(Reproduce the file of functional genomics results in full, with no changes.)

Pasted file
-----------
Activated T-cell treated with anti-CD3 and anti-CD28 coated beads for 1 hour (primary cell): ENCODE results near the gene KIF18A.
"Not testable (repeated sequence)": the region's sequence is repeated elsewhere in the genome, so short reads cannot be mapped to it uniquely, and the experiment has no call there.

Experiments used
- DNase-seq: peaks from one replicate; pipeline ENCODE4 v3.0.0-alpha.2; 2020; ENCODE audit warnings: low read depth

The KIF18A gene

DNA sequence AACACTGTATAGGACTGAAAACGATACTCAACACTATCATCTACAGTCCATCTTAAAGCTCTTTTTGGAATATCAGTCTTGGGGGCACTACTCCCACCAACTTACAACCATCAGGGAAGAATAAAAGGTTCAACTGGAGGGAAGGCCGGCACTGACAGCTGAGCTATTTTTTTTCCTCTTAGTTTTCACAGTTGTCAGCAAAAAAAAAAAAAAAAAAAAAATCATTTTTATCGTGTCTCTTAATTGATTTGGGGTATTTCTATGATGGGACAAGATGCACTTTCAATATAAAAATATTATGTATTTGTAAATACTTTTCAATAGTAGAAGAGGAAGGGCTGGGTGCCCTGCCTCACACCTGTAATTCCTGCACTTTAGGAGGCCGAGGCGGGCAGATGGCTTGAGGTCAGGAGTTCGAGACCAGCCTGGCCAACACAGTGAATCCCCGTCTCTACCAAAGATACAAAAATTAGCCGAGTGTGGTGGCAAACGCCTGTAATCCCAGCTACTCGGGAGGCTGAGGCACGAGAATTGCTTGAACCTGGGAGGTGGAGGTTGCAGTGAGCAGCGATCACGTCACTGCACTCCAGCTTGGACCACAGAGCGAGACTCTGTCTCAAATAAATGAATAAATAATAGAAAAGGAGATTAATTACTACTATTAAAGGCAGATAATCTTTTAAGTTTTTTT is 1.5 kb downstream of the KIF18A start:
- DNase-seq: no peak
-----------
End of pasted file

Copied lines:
Activated T-cell treated with anti-CD3 and anti-CD28 coated beads for 1 hour (primary cell): ENCODE results near the gene KIF18A.
"Not testable (repeated sequence)": the region's sequence is repeated elsewhere in the genome, so short reads cannot be mapped to it uniquely, and the experiment has no call there.

Experiments used
- DNase-seq: peaks from one replicate; pipeline ENCODE4 v3.0.0-alpha.2; 2020; ENCODE audit warnings: low read depth

The KIF18A gene

DNA sequence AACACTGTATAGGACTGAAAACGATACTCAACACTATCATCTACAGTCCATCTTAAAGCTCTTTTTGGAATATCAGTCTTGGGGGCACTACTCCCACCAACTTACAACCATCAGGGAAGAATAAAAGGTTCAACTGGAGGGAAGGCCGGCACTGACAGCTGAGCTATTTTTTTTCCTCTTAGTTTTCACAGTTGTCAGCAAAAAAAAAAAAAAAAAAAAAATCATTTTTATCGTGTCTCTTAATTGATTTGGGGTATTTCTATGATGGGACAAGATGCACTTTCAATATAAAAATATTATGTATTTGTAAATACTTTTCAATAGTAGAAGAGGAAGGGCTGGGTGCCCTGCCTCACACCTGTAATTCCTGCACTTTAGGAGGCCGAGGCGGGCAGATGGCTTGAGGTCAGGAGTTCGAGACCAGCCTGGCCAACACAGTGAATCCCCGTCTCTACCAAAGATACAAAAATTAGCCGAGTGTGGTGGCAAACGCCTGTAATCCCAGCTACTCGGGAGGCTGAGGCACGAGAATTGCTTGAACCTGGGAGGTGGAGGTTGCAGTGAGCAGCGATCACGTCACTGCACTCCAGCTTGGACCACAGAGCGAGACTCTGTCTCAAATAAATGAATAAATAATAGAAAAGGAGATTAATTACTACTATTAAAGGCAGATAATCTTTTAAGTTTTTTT is 1.5 kb downstream of the KIF18A start:
- DNase-seq: no peak